!- Google Analytics ->
Through reduction and/or utilization, food waste can play a big role in feeding a growing population, according to a series of articles posted on the website www.futurefood2050.com—a publishing venture from IFT featuring 75 food scientists, thought leaders, and global policy makers who offer solutions for sustainably feeding an estimated 9.6 billion people by 2050.
About 33–50% of food produced annually for human consumption or 1.3 billion metric tons is lost due to spoilage or waste (see Food Waste Infographic at http://futurefood2050.com/food-waste-infographic-gallery/). Nearly a third of all food produced in the United States ends up in the waste stream. This equals 133 billion lbs of food with an estimated retail value of $161 billion or 141 trillion lost calories per year— the equivalent of 1,249 calories per day per American.
After seeing food wasted in the grocery channel for years, Trader Joe’s ex-president Doug Rauch is doing something about it and will launch Daily Table—a supermarket that will sell foods past their “expiration” dates—in the fall in Boston. “We have all this great food which is being discarded not for food safety reasons, but because it was either unsold inventory or cosmetically blemished. This food was not being tossed because manufacturers or grocers didn’t care, but because it was difficult to get it recovered,” said Rauch in an article “Selling consumers on ‘ugly’ food” authored by Clare Leschin-Hoar.
Rauch hopes Daily Table and other food stores like it can help launch a change in consumer attitudes that could lead to less wasted food from the start. “The customer demands perfect-looking fruit, and nature doesn’t grow food that way,” he says.
UK activist and author Tristram Stuart is involved in many grassroots efforts to reduce food waste. He launched Feeding the 5,000 campaign— a series of one-day events in major cities around the globe in which 5,000 people get a lunch made from food that would otherwise have been wasted. In 2009, Stuart persuaded British supermarkets to sell “ugly” fruit and vegetables that would otherwise be discarded or fed to animals. In 2012, 300,000 tons of produce were saved.
“We already grow enough food for 12 billion. There are some regions of the world where increased production would be beneficial, but globally speaking that is not what our primary objective is,” said Stuart in an article “Ending food waste in the developed world” authored by David Derbyshire.
Food scientist John Floros is focusing his efforts on food preservation to reduce food waste in developing countries. Floros is spearheading the Feed the Future Innovation Lab for the Reduction of Post-Harvest Loss at Kansas State University. Initially the new lab will target postharvest losses and food waste for grain and oilseed crops, tuberous root crops, and peanut and legume crops in Bangladesh, Ethiopia, Ghana, and Guatemala. Researchers will investigate how to prevent insect pests and fungus when crops are stored as well as improved techniques for measurement, drying, and storage.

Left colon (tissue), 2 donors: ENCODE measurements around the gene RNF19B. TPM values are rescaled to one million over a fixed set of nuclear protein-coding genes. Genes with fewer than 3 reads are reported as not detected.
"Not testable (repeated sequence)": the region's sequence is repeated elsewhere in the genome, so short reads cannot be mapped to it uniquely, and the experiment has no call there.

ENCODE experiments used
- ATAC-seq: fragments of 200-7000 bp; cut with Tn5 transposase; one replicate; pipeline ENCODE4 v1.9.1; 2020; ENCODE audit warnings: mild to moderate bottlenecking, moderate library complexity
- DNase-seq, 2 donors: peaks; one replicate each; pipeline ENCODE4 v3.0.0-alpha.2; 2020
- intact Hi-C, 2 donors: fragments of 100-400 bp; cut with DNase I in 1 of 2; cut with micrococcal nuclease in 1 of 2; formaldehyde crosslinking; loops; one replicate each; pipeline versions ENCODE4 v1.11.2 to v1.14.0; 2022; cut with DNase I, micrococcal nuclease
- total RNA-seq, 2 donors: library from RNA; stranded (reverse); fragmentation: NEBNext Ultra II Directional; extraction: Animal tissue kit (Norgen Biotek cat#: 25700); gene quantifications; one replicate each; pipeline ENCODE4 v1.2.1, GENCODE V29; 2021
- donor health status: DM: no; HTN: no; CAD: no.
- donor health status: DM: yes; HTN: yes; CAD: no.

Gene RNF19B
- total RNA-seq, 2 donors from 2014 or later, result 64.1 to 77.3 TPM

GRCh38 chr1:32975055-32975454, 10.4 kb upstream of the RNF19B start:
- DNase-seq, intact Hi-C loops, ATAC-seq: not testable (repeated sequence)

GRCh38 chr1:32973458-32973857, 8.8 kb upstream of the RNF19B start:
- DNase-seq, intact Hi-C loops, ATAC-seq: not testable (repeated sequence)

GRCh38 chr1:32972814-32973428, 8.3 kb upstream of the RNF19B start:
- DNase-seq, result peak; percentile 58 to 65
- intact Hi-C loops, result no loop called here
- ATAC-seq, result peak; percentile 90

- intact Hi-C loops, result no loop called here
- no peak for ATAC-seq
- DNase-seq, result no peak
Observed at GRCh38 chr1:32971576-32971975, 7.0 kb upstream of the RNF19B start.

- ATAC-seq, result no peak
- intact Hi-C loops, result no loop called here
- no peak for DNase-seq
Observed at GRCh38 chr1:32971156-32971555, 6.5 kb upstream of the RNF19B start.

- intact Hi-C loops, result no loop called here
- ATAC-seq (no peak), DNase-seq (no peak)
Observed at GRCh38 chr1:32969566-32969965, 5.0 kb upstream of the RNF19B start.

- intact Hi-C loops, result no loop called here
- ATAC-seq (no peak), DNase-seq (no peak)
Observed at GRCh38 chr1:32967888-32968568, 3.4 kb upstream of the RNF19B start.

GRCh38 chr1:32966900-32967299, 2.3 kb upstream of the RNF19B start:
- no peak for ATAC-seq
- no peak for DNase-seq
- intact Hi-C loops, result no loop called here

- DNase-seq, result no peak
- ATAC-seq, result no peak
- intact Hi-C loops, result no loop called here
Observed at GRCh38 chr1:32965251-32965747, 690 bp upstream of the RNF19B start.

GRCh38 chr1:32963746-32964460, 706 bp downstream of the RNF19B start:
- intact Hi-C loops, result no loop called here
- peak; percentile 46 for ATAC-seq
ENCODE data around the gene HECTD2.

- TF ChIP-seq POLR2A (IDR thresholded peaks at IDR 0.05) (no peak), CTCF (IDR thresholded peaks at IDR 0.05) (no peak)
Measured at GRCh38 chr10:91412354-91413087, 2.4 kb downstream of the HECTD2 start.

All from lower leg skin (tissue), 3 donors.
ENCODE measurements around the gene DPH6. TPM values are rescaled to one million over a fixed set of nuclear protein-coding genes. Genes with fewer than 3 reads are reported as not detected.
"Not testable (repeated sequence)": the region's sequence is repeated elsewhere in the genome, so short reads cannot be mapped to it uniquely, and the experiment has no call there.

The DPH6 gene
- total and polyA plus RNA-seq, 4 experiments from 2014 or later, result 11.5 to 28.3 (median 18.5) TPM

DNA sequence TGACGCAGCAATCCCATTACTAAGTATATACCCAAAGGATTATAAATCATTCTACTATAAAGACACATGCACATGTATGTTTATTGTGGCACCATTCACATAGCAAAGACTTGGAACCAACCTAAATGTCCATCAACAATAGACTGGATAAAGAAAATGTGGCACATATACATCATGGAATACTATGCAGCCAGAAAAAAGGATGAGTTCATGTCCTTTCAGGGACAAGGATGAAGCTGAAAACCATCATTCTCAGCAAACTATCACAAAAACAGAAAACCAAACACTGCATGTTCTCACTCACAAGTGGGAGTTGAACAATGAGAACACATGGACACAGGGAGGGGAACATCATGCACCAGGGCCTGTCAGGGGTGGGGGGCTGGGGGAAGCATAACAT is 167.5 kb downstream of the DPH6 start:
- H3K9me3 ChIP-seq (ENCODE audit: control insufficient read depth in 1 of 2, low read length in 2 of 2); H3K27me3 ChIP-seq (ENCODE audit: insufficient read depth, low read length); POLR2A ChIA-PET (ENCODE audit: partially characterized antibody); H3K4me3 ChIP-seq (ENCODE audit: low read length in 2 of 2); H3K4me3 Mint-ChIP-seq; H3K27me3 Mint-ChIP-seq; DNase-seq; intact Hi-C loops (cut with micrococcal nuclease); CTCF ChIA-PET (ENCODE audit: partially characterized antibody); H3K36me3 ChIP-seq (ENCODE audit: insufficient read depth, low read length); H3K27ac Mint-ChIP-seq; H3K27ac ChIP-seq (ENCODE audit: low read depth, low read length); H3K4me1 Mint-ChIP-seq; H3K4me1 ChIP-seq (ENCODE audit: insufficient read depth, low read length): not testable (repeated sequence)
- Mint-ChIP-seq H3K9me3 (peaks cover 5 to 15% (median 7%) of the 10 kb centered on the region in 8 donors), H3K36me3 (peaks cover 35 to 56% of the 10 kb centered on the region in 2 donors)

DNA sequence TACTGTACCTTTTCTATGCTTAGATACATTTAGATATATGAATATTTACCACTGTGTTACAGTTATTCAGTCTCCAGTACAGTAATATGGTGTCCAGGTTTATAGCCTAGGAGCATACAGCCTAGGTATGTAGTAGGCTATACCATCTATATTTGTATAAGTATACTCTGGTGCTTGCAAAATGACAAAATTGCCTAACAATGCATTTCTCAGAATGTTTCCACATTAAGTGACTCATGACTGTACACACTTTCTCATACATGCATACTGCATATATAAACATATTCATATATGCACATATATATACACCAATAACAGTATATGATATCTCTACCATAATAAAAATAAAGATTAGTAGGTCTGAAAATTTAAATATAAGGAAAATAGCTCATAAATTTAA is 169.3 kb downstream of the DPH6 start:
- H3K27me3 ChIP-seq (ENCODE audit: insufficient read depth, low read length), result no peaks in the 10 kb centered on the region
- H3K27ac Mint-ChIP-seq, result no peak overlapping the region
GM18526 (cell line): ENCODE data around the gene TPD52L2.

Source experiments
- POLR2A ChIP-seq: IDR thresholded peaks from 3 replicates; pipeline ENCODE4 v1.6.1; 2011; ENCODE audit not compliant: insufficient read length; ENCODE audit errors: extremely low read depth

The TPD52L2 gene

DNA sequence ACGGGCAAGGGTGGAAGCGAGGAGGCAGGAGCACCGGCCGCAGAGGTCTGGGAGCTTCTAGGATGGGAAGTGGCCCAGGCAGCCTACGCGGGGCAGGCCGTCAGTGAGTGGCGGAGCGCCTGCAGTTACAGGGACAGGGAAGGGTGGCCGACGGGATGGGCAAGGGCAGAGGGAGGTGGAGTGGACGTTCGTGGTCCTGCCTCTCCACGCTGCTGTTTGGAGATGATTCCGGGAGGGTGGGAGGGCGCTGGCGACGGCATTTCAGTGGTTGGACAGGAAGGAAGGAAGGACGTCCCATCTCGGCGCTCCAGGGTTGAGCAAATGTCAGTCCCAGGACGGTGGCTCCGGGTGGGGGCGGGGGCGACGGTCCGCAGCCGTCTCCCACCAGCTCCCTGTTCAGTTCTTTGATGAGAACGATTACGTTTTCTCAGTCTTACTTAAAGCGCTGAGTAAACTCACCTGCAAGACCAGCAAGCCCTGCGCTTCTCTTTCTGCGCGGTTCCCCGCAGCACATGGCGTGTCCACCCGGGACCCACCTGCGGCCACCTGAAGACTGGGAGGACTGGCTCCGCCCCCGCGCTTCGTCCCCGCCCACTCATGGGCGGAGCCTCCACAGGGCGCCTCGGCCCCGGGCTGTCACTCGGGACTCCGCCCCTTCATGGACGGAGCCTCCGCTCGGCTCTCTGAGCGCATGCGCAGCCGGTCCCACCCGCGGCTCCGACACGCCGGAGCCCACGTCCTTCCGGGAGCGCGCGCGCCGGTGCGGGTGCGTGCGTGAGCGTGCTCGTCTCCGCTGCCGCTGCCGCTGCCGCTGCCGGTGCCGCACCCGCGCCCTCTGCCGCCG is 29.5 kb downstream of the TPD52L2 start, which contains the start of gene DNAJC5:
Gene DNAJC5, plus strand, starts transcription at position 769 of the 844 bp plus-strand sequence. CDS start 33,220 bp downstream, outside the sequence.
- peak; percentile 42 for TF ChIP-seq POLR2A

“The first place to look for food waste solutions is the field. We cannot forget the quality of food is at its highest in the field. And we can only preserve what we get in the field,” explained Floros in an article “Innovative technology for global food waste solutions” authored by Lisa Palmer. Simple sun drying, for example, can preserve some fresh produce, he said. Other products could be salted or concentrated for preservation. Some may be heated to high enough temperatures for pasteurization or sterilization and then packaged appropriately. “Food science can help resolve major challenges that, without us, I don’t think society will be able to resolve on its own,” Floros said.
After more than 20 years of research, animal nutritionist Elsje Pieterse’s idea of recycling nutrients by harvesting insects as a protein source for livestock is now a reality. Pieterse is on the advisory board of AgriProtein, a South Africa-based company that harvests fly larvae raised on waste nutrients. At a “fly farm” north of Cape Town, the company processes the maggots into a shelf-stable, protein-rich feed for fish, pigs, and chickens, with a price tag comparable to that of other animal feeds with similar nutrition profiles.
“It’s a very palatable product, the black soldier fly maggots. I haven’t seen a single animal which does not naturally start consuming them,” said Pieterse in an article “South African ‘fly farm’ recycles food waste nutrients” authored by Rebecca L. Weber.
The concept of nutrient recycling also holds promise for small-scale food waste solutions. AgriProtein has been piloting a project in the rural South African town of Klipheuwel. “All the waste that comes from the community, as well as the sewage, goes into a production system with the black soldier fly,” explained Pieterse. “We’re busy finalizing the food safety trials now, and we should have answers in five or six months. It’s very promising.”